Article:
Monday 23 October 2017

Expectant mothers' poor diets a risk to their unborn child

Mums-to-be are failing to hit their nutritional targets. Stock Image
Mums-to-be are failing to hit their nutritional targets. Stock Image

Lynne Kelleher

Few Irish expectant mothers are eating the right diet during pregnancy, according to a new study.

The study, which measured food and drink intakes of women attending the Coombe Women and Infants University Hospital, found many mums-to-be did not meet the national guidelines for nutrition in pregnancy.

It found nine out of 10 pregnant women ate too much saturated fat, nearly all don't consume enough vitamin D, one in three fails to take the recommended folic acid supplement and a fifth doesn't take enough iron. Co-author of the study dietitian Dr Dan McCartney said it was the first study of its kind in Ireland.

"We were surprised at the broad cross-section of nutrients that were being consumed at inadequate levels," said the lecturer in human nutrition and dietetics at Dublin Institute of Technology.

The study noted there was a "large body of evidence linking nutritional deficits in utero and in early life to disease in adulthood".

It said: "Low iron status in pregnancy has been linked to low birth weight and impaired cognitive development, while low maternal vitamin B12 status has been linked with increased risk of small-for-gestational-age infants and insulin resistance in childhood."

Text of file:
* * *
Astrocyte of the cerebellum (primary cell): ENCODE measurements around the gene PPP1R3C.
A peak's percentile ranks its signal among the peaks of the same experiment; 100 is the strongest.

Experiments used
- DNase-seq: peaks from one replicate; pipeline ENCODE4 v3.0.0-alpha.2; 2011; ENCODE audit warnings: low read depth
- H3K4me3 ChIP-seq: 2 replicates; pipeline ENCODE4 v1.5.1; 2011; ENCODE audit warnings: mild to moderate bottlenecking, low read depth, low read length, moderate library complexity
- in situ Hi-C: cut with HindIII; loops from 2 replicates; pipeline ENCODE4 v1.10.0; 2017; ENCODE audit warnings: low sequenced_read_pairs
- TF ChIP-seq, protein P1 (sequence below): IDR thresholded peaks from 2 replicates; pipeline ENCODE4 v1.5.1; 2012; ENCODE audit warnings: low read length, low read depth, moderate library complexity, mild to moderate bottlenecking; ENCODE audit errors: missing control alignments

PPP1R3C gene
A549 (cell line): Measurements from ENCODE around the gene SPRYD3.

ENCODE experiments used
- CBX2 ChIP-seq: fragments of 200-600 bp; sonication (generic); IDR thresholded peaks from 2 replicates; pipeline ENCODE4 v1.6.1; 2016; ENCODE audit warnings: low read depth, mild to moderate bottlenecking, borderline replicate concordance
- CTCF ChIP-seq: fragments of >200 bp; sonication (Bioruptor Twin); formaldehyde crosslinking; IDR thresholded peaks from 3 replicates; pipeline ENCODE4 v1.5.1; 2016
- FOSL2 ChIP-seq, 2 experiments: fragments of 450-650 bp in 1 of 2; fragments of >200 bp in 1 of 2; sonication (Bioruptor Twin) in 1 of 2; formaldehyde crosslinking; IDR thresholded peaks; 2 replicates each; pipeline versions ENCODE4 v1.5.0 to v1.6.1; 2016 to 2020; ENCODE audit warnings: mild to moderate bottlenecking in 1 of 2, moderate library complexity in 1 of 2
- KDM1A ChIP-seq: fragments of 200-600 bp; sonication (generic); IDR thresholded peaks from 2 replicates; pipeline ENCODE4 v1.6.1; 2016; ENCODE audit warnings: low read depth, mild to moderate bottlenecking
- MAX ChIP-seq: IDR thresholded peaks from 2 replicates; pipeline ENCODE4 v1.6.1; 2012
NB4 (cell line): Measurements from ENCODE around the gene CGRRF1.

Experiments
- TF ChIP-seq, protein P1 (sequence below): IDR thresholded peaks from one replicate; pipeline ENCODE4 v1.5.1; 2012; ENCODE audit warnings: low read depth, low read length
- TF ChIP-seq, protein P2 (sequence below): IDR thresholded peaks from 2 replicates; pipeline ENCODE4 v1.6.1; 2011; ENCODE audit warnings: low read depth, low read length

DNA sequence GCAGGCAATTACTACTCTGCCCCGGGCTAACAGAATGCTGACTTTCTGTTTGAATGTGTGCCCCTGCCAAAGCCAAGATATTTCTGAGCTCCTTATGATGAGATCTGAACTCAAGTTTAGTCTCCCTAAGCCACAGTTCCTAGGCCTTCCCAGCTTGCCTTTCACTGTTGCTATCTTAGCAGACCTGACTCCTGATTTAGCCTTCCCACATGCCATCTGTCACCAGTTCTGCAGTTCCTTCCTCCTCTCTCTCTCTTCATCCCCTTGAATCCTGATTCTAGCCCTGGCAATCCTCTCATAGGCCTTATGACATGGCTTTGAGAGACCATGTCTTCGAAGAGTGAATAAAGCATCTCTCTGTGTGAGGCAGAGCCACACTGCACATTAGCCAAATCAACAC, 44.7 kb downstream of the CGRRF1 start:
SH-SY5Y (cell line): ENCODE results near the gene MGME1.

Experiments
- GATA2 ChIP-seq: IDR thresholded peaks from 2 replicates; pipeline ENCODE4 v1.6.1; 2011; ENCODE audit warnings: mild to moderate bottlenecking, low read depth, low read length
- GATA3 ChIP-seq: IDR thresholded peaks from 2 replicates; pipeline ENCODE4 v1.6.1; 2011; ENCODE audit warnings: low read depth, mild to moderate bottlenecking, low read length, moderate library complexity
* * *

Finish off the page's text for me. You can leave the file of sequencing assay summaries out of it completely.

The most striking finding of the new Irish study was 99pc of women did not meet the national recommendation for vitamin D intakes - which is generally low in the Irish population due to lack of sunlight - during pregnancy.

"Low vitamin D status has been associated with a wide range of adverse maternal and offspring health outcomes such as impaired glucose tolerance, low birth weight and poor foetal skeletal development," said the study which was published in the 'Journal of Public Health'.

It also found intakes of folate, calcium and iron below recommended levels are of "major concern".

Only one-in-three women achieved the recommended intake of folic acid a day.

This is of concern because a lack of folic acid is linked to neural tube defects - mainly spina bifida and anencephaly, a condition where the foetus is missing parts of the brain and skull.

The nutrition study on women attending the Coombe Hospital found nearly all women only begin folic acid supplementation at some stage during pregnancy but not the recommended 12 weeks before conception.

Dr McCartney said: "If you don't have adequate folates towards entering pregnancy, you are much greater risk of having a child with spina bifida or anencephaly."

Irish Independent

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